January 25th, 2013 at 7:49 pm
“Affordable” ObamaCare Lowers Standard of Living
The Wall Street Journal shows us that the price of “affordable” health care is a reduced standard of living:
The Affordable Care Act requires large employers to offer a minimum level of health insurance to employees who work 30 hours a week or more starting in 2014, or face a penalty. The mandate is a particular challenge for colleges and universities, which increasingly rely on adjuncts to help keep costs down as states have scaled back funding for higher education.
A handful of schools, including Community College of Allegheny County in Pennsylvania and Youngstown State University in Ohio, have curbed the number of classes that adjuncts can teach in the current spring semester to limit the schools’ exposure to the health-insurance requirement.
The scaled back hours and pay for adjunct professors is part of a larger trend in a wide variety of industries. Faced with lower thresholds that require new benefits, employers from universities to fast food restaurants face three options: pay-up, pay-out, or tap-out. In other words, they can increase their health care spending, be fined for not increasing such spending, or cap the hours and pay of otherwise eligible workers to avoid the spending and the fines.
Unfortunately for workers, capping hours and pay reduces their standard of living. But don’t worry. In 2014, Obamacare mandates that every state will have a fully functioning health insurance exchange where newly impoverished workers can get “affordable” health care – some even with government (i.e. taxpayer) subsidies – so it’s a safe bet that all will be well when the feds are in charge of at least 25 separate state programs. Right…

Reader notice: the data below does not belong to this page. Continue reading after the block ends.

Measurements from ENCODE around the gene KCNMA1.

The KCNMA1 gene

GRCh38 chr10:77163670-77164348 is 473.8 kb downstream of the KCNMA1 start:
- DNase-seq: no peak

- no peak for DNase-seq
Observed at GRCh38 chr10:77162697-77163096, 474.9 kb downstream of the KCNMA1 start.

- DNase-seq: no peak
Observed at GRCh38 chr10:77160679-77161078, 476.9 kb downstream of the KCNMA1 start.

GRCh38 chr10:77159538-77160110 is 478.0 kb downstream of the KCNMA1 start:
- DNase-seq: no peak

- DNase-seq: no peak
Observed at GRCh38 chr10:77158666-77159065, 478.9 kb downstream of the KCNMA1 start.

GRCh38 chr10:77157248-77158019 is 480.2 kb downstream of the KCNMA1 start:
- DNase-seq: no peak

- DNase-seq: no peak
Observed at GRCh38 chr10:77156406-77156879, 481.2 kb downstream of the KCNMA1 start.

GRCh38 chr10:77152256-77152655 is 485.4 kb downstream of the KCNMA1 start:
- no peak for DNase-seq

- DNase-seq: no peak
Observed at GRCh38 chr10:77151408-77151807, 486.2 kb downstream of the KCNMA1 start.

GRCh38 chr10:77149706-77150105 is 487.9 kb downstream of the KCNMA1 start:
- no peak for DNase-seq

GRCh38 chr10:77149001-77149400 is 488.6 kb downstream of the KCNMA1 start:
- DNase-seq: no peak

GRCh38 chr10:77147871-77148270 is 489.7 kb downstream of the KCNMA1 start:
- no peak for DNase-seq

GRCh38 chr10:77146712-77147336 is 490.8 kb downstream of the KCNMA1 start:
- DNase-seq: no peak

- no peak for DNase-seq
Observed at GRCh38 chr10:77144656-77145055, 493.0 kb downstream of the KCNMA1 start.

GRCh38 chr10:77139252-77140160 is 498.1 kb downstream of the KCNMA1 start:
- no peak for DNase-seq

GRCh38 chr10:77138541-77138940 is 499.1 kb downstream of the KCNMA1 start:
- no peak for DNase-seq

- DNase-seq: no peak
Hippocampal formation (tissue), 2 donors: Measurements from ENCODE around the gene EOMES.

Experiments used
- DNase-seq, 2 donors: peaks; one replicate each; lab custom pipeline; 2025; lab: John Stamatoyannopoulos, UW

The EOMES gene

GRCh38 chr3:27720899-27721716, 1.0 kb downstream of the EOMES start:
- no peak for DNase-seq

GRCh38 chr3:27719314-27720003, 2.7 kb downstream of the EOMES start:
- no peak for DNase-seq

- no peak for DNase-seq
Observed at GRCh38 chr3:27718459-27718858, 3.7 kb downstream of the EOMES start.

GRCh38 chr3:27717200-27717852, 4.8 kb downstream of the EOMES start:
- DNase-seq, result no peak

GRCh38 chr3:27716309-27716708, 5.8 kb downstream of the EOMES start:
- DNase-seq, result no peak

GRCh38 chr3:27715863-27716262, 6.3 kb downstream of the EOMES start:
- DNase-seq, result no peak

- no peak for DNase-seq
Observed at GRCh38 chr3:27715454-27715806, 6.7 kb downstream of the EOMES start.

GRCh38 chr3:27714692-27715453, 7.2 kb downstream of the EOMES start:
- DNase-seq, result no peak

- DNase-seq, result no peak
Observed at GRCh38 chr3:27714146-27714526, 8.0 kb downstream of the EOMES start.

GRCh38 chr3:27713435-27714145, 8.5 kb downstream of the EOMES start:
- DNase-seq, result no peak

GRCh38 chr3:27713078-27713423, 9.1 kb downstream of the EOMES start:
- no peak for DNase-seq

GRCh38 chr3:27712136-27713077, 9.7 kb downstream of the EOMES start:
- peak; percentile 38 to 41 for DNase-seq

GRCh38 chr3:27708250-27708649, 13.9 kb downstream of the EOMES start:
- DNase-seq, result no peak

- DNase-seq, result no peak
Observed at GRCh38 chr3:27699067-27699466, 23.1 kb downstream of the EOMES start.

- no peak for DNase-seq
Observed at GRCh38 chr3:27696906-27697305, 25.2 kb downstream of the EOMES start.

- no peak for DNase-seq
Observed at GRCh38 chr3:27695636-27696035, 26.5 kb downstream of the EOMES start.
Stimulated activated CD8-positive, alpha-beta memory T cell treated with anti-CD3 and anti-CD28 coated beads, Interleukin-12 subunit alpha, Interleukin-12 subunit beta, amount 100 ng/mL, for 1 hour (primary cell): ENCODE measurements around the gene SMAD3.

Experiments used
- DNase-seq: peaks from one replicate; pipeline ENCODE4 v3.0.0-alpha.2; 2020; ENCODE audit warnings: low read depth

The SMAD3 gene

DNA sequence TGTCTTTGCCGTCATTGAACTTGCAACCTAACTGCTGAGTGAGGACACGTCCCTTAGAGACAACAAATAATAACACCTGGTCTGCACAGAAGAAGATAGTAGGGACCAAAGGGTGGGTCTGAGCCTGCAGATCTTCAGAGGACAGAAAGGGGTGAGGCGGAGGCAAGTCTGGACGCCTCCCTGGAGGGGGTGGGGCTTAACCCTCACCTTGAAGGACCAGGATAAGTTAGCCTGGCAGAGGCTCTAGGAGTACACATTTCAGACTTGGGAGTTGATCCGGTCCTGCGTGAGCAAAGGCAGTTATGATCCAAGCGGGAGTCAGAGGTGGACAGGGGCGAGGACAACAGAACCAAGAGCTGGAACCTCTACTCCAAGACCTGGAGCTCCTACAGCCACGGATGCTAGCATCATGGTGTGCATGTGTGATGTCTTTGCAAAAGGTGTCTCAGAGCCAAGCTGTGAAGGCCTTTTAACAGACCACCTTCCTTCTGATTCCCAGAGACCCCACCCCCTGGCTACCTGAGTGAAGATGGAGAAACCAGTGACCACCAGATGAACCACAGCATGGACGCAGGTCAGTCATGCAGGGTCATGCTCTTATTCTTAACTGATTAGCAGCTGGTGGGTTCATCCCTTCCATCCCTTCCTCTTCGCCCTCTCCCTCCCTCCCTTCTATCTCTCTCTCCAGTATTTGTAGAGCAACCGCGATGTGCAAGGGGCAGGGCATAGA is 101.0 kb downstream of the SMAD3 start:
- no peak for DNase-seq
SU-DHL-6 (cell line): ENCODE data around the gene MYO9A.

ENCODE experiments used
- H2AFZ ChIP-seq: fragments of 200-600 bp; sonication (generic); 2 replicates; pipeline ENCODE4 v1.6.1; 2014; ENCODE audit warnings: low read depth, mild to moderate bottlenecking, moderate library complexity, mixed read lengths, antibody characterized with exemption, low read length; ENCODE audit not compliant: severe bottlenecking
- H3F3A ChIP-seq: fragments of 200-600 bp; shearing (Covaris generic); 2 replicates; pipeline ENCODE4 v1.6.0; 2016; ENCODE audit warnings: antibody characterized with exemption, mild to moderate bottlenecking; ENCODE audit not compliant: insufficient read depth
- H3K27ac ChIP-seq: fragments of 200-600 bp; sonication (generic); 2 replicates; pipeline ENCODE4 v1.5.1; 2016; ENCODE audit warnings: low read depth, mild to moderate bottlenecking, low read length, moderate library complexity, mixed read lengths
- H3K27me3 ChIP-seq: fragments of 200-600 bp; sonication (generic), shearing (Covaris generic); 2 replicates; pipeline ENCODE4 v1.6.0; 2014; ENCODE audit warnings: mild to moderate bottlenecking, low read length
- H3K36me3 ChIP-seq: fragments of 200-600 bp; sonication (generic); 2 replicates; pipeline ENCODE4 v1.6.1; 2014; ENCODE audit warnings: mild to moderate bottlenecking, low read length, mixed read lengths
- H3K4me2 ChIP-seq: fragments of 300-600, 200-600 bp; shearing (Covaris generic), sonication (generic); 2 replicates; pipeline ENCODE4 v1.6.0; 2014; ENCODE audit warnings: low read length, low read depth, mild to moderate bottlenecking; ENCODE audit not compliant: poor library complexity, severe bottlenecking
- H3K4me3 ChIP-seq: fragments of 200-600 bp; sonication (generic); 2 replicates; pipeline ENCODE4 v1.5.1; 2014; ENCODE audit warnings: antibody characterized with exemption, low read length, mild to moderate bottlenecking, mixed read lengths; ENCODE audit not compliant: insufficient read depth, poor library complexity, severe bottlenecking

December 5th, 2012 at 3:15 pm
Text of Marco Rubio’s Speech to Jack Kemp Foundation
Human Events kindly provides the full text of Senator Marco Rubio’s speech at last night Jack Kemp Foundation ceremony bestowing on him its annual Leadership Award.
While the entire speech is a must-read, a passage on a specific health care reform struck this conservative as especially attractive:
In addition to promoting Flexible Savings Accounts, we should create a health insurance system that focuses on empowering people, not bureaucracy. People should be able to buy a health care plan that fits their needs and budget, from any company in America that is willing to sell it to them. And they should be able to buy it with tax free money, just like their employers buy it for many of them now.
That is, until Obamacare fully kicks in. Since Obamacare’s regulations on employers only apply to full-time workers, there is a regulatory incentive to minimize the amount of full-time workers one employs. In order to avoid either the stiff compliance costs or the steep penalties for failing to comply, employers are likely to increase the trend of laying-off workers, scaling back hours, or using contract workers in order to avoid the profit-killing expense of paying for all of Obamacare’s new required benefits.
Because of the entirely predictable response to Obamacare’s mandates, millions of American workers are likely to be caught in an employment trap where they work just enough at two or more jobs not to qualify as full-time employees with benefits. If Republicans are unable to repeal Obamacare, then fixing the tax code to allow independent workers to buy affordable health plans with pre-tax dollars is one of the next best moves. Marco Rubio seems poised to lead that charge.